Then, I gave the students a nonfiction article (about the clothing worn by the middle class in the colonial era) and we looked at the text features of the article first.
How did they help us to understand what the article was about?
We wrote down our thoughts on what the main idea would be, based solely on the title, headings, and pictures.
Then, we read paragraph by paragraph, annotating the main idea as we went. We asked ourselves:
What is this mostly about?
What words are repeated?
What details support one main point?
Next, I asked the students to read one section of the article and think about the main idea of the entire section (instead of paragraph by paragraph). To help them along, the students used this graphic organizer I gave them.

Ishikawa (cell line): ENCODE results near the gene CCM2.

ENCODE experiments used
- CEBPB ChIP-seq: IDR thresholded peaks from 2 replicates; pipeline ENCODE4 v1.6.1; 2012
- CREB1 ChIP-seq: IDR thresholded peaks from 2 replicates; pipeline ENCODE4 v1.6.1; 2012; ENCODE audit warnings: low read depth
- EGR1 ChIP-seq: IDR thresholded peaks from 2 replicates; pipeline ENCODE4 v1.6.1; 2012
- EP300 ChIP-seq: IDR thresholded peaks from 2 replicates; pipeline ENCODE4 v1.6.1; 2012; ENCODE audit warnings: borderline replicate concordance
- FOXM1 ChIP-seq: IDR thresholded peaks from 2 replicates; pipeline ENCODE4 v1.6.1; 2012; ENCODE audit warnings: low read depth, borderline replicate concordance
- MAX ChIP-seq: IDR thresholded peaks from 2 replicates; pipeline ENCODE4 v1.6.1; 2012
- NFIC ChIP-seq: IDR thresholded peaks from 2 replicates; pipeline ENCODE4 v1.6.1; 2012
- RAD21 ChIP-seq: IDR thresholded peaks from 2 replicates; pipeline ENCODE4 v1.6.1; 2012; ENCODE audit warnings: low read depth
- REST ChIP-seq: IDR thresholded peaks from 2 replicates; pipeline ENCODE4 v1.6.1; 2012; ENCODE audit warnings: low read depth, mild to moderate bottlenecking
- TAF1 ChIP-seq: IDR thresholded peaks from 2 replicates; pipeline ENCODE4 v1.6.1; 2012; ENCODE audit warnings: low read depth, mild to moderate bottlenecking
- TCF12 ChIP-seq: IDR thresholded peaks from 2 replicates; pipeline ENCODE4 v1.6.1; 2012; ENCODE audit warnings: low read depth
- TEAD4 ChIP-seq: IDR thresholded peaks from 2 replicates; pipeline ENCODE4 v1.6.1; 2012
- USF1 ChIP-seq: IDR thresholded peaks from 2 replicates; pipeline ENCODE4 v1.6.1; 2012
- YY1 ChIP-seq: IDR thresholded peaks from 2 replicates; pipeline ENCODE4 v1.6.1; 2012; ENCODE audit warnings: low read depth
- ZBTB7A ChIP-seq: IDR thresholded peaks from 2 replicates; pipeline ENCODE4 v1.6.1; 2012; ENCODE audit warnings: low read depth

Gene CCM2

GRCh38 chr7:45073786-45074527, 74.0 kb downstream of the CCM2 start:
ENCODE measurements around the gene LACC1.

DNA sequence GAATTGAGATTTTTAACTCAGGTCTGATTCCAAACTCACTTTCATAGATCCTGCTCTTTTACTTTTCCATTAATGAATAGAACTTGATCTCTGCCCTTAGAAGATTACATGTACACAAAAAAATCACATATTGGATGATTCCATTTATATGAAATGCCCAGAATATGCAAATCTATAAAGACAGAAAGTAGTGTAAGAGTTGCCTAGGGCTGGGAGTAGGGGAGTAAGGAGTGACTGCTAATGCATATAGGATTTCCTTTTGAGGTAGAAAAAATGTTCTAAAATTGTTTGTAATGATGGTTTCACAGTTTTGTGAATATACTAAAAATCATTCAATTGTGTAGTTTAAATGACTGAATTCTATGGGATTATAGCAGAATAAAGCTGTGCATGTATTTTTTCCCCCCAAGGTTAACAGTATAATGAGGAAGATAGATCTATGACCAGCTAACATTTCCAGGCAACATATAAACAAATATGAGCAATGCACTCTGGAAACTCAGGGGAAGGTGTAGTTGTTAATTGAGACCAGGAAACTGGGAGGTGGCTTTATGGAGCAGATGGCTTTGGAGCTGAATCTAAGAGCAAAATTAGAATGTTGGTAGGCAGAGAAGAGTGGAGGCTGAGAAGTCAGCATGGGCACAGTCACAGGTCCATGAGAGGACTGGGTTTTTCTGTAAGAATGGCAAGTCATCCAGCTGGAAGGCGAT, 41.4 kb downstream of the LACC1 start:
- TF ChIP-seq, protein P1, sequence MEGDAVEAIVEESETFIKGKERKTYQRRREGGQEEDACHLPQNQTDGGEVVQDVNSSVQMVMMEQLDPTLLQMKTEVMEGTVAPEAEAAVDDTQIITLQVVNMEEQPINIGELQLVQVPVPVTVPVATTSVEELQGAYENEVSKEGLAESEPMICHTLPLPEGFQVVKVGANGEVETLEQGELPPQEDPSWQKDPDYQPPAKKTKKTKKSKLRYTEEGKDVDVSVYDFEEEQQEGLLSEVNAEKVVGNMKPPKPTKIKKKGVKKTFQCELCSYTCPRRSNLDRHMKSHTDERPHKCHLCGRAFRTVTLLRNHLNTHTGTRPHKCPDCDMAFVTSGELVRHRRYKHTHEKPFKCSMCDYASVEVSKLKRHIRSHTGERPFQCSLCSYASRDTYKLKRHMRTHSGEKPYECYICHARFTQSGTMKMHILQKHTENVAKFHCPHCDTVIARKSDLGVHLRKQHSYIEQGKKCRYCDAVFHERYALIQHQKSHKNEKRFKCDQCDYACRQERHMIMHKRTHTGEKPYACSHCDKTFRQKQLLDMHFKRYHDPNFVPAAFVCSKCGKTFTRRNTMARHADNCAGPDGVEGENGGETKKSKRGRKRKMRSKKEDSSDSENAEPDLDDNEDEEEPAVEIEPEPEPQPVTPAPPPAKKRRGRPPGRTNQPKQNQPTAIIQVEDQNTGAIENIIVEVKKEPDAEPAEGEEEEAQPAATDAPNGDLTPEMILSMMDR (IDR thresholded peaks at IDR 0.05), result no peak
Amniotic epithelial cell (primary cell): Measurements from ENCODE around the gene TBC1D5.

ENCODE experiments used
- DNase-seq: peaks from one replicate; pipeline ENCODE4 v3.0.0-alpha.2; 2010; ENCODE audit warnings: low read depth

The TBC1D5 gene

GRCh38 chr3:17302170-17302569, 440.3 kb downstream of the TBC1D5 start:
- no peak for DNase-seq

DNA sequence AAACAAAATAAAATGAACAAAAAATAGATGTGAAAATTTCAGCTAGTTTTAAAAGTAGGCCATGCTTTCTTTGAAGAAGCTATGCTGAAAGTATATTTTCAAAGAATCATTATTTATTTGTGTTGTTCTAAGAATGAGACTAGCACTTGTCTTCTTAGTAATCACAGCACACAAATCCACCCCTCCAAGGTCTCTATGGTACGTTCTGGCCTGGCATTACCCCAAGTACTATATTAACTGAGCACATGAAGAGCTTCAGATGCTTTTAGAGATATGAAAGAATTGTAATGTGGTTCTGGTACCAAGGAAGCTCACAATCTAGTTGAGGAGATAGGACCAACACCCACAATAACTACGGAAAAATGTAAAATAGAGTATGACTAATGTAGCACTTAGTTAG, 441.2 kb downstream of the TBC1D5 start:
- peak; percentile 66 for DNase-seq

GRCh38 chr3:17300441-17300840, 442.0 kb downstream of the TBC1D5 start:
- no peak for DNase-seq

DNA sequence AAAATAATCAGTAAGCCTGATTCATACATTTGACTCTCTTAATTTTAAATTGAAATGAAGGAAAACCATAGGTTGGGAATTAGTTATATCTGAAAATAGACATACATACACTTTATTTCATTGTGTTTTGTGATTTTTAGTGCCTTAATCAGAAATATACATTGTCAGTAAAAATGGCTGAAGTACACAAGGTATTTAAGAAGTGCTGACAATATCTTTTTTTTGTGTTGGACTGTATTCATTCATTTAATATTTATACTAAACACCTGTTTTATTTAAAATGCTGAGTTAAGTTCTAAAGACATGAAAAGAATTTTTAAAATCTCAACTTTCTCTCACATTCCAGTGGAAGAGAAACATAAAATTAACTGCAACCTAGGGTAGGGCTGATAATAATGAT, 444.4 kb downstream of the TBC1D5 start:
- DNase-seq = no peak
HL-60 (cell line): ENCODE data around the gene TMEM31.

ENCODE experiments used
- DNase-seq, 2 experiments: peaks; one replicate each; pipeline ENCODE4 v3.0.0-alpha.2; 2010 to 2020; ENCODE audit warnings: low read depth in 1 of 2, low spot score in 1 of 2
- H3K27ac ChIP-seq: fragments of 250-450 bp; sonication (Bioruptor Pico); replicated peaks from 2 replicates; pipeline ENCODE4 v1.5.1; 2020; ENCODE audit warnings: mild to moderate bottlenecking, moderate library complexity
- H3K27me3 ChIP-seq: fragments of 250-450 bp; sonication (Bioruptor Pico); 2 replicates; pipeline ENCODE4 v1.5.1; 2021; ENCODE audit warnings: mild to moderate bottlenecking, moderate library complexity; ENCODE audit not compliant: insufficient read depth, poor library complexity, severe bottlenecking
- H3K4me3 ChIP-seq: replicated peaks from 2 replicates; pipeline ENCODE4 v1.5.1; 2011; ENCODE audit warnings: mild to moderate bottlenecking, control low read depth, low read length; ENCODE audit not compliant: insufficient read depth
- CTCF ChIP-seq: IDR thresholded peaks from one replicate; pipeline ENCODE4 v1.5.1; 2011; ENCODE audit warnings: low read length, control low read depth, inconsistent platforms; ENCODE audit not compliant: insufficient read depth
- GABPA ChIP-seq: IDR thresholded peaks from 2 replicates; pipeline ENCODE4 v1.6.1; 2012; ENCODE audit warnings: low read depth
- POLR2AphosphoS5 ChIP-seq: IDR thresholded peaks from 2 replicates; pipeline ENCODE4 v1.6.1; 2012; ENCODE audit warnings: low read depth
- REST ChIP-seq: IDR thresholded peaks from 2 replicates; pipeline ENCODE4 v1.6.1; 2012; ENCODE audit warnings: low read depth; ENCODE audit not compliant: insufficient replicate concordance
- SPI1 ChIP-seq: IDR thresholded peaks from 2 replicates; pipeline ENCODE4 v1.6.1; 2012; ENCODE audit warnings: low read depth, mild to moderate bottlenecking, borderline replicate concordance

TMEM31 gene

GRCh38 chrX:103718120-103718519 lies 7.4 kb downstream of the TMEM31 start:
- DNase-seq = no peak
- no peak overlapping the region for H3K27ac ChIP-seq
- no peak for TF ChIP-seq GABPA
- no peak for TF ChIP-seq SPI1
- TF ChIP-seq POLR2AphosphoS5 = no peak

Information from the text features
I then asked them to write the main idea of the section in one sentence.
Finding details from the text itself, actual QUOTES, to support that main idea sentence.
This organizer can be used with ANY expository text. Grab it here.
Finally, they took all of that information, and wrote a summarizing article with the main idea as the topic sentence and the brainstormed ideas and quotes for supporting evidence.
|Here is a final draft of the paragraph that one student wrote.|
|Another final draft. Just so happened they both choose to write about women's clothing.|
All in all, a nice way to get them to understand main idea in both expository reading and writing. What is something you have done to get the kids to understand this topic?